The rules we have set ourselves to follow were generated in the 50’s, It’s time for a rethink. They’re no longer comming in their tens but in their tens of thousands.
    Notwithstanding, how many of these people are what you could genuinely describe as assylum seekers as opposed to opportunists. Bearing in mind you only have to get one past the system and be accepted before you invoke a whole new raft of legislation, The right to family life.
    Further, the people who will ultimately be tasked with this new global legislation “will” be looking for the fluffyworld solution and a fluffyworld solution will be proposed, what has to be born in mind is these people are idealist, espousing their edicts. What isn’t expressed is these people will be shielded from the consequences of their edicts by income and position.
    The other, major, issue I have is once ensconsed they seem to want to continue with their own failed lifestyles but with our benefits structure, you can’t have it all, it’s “our” lifestyle that creates the benefits. And we facillitate it, ably enforced by the human rights movement. These positions are not by any means sustainable. It isn’t going to end well.

  8. George Morley says:

    Flyinthesky – your comment says it all and I could’nt agree more. The hammer must come down now or the consequences are obvious.

  9. Brin Jenkins says:

    The problem is a political one and the lefties are poised to slate any who differ as racist, nazi, or neanderthal.

    It will take a very brave politician to upset the apple cart.

    • Flyinthesky says:

      “It will take a very brave politician to upset the apple cart” Do we have one? Nigel has only nudged it and look at the result. Attempted villification from every quarter. The reality is the nearer you get to the truth the more effort will be made to supress it. We live in an agenda created reality, and it isn’t ours.

  10. borderside says:

    The Italians may save these people from the sea ,feed and clothe them for a short time , give sufficient means to travel to the French border . At the border they cross into France (who don’t want them ) and are given free passage to the port of Calais . The Mayor of Calais then complains that the arrivals are causing havoc in his /her town and that we , the Brits , are not doing enough in monetary terms to help resolve this problem . They , the French , build camps for these people with beds , food and drink and wonder why Calais is being over-run ! Instead of complaining to us , the Mayor of Calais should be screaming at Paris to stop the easy access of ” refugees ” at the Italian border and in turn , the Italians must , after giving medical aid , etc ., to these people , do as Roger suggests and put them back on the boat / ship and return them , under guard , to the Near East or Africa or from wherever they came from . We have enough problems of our own and cannot continue to be the worlds policeman and benefactor .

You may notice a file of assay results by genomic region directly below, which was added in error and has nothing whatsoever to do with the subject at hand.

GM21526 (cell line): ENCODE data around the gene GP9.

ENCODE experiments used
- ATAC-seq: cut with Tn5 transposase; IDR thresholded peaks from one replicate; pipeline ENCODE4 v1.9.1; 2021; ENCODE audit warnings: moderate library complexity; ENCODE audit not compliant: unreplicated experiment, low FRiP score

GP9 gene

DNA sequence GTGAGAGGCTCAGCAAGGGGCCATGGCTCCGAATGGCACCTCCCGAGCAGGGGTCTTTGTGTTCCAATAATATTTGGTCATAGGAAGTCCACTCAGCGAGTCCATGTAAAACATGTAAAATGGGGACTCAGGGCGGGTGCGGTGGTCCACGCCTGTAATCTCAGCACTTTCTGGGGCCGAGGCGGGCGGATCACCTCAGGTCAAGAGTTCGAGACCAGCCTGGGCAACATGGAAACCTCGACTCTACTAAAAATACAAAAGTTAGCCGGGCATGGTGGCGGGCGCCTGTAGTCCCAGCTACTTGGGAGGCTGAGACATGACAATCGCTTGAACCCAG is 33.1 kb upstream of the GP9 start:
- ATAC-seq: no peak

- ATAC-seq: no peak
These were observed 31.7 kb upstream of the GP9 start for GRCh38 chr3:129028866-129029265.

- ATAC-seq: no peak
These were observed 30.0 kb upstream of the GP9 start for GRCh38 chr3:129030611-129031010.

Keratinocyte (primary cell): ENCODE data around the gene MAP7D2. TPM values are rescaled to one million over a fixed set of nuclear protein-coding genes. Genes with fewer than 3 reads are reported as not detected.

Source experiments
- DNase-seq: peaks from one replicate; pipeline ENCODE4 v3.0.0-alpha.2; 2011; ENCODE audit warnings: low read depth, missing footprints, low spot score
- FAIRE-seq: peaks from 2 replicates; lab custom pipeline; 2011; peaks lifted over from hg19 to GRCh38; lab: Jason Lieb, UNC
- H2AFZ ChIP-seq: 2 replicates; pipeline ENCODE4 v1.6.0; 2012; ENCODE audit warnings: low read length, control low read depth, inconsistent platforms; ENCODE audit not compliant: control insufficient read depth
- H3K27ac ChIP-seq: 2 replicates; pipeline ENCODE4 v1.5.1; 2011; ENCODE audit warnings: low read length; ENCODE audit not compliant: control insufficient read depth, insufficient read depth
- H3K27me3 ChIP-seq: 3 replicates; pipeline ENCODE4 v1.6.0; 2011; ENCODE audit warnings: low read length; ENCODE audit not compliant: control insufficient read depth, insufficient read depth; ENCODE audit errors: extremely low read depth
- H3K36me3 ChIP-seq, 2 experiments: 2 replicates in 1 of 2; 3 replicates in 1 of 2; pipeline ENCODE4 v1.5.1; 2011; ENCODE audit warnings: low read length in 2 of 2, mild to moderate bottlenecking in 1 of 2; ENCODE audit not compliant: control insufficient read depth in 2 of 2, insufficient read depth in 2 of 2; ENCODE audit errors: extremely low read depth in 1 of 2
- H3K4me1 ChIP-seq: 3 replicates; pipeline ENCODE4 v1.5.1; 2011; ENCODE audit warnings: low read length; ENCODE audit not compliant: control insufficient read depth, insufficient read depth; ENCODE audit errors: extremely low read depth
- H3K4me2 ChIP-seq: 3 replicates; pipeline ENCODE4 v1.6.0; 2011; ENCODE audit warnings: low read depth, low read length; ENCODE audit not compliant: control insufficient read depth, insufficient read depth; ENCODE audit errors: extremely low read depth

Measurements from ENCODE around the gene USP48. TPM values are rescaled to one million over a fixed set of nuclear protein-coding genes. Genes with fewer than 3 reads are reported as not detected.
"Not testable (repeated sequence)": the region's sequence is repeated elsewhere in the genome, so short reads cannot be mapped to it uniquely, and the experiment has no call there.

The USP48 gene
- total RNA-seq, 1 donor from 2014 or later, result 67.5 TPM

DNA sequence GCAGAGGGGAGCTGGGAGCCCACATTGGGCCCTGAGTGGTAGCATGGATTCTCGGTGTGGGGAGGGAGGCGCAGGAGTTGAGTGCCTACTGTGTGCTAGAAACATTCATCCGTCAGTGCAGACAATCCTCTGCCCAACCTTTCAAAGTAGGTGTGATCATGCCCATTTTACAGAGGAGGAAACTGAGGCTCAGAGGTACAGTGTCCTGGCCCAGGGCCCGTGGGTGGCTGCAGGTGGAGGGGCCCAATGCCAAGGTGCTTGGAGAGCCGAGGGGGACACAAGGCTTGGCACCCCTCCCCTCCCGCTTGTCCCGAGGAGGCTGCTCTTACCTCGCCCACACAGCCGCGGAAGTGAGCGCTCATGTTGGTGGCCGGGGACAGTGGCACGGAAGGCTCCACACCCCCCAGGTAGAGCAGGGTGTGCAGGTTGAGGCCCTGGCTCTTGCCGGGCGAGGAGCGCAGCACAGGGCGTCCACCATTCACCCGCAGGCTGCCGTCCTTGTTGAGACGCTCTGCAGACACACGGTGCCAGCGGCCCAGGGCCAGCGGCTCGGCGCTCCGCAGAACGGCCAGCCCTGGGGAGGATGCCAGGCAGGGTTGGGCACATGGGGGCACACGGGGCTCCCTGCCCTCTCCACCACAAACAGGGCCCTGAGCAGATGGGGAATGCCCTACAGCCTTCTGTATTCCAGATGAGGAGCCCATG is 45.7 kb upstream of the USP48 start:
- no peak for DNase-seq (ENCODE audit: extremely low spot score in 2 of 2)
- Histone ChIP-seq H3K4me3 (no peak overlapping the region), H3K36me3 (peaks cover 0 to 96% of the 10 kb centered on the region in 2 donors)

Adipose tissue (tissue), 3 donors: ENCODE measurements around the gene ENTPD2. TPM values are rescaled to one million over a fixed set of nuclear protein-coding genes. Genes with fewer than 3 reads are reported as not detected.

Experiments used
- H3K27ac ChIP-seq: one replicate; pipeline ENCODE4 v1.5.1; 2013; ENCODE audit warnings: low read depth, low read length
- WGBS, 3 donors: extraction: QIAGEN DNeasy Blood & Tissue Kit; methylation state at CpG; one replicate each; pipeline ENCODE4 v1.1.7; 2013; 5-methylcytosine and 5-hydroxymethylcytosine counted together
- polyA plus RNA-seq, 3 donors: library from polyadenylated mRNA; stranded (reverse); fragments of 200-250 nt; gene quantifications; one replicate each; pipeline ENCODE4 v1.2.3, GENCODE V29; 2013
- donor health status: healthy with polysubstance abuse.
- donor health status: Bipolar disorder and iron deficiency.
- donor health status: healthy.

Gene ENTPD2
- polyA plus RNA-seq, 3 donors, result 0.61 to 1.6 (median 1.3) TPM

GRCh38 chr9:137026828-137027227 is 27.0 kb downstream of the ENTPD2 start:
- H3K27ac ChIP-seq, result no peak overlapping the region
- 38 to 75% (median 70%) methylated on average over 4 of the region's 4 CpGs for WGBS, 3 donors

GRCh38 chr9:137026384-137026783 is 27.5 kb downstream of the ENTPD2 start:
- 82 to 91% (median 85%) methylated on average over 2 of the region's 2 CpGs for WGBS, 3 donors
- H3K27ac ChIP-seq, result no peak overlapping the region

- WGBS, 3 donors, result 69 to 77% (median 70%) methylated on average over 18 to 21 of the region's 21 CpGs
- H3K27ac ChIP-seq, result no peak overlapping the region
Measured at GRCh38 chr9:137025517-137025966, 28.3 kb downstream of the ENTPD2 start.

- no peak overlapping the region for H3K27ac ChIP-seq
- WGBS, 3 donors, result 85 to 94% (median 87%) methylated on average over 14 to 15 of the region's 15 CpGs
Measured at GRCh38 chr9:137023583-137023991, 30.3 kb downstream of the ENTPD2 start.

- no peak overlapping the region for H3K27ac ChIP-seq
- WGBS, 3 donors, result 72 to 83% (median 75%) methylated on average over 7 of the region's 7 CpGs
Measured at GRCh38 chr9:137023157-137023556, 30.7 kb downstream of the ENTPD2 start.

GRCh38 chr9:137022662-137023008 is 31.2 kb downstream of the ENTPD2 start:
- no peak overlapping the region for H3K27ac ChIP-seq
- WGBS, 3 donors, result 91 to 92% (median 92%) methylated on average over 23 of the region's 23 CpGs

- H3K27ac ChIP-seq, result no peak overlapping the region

• Flyinthesky says:

      It’s a good suggestion but let’s be mindful of reality. These people don’t usually carry papers of origin, passports et al, they know how to present themselves and how to respond to questions raised, they only have to infer persecution and they’re home free, I’m homosexual, I’m a christian etc etc. You can’t , realistically, prove otherwise. They are in effect stateless and the country of origin is not legally bound to accept them back, “you can’t prove they’re ours.”
      We are victims of our own, shared Geneva convention, legislation. They are fully conversant on how to play it. There are no fluffyworld solutions that I can see.

      • Jane Davies says:

        It all makes depressing reading…I can see unpleasant things happening in the future when the citizens have finally had enough of this. We are going to need politicians of the old school who will have the balls to make the right decisions, however unpopular they will be, and ditch the human rights rules which allow none citizens more rights than the citizens of the UK or else this will not end well.

      • Brin Jenkins says:

        I’ve had enough now and care not one jot for the loonie left, we are being destroyed by the political parties who have either little understanding of capital or wish to destroy it. They also have little understanding of the effects of massive immigration, or they wish to destroy us. Its a stark choice.

        I read Karl Marx, or enough of it, to know he understood capital and industry very well. Are our current politicians less understanding of capital? I think many are just bamboozled with the complexities of modern banking and economics. A return to the basics and logic of the village economy would help. If you can’t pay for it now, don’t buy it. How long will it be before our Nation is going to the International Pay Day Loan Sharks? I fear we already have done.

  11. Tom says:

    Australia has faced up to similar problems. When a boat full of immigrants starts to sink near an Australian navy ship the immigrants are rescued and put in serviceable lifeboats with just enough fuel to be able to reach Indonesia, from which they departed.

    If thus is not possible they are taken to an island under Australian control where they are kept until their case has been heard. Tough, but it works.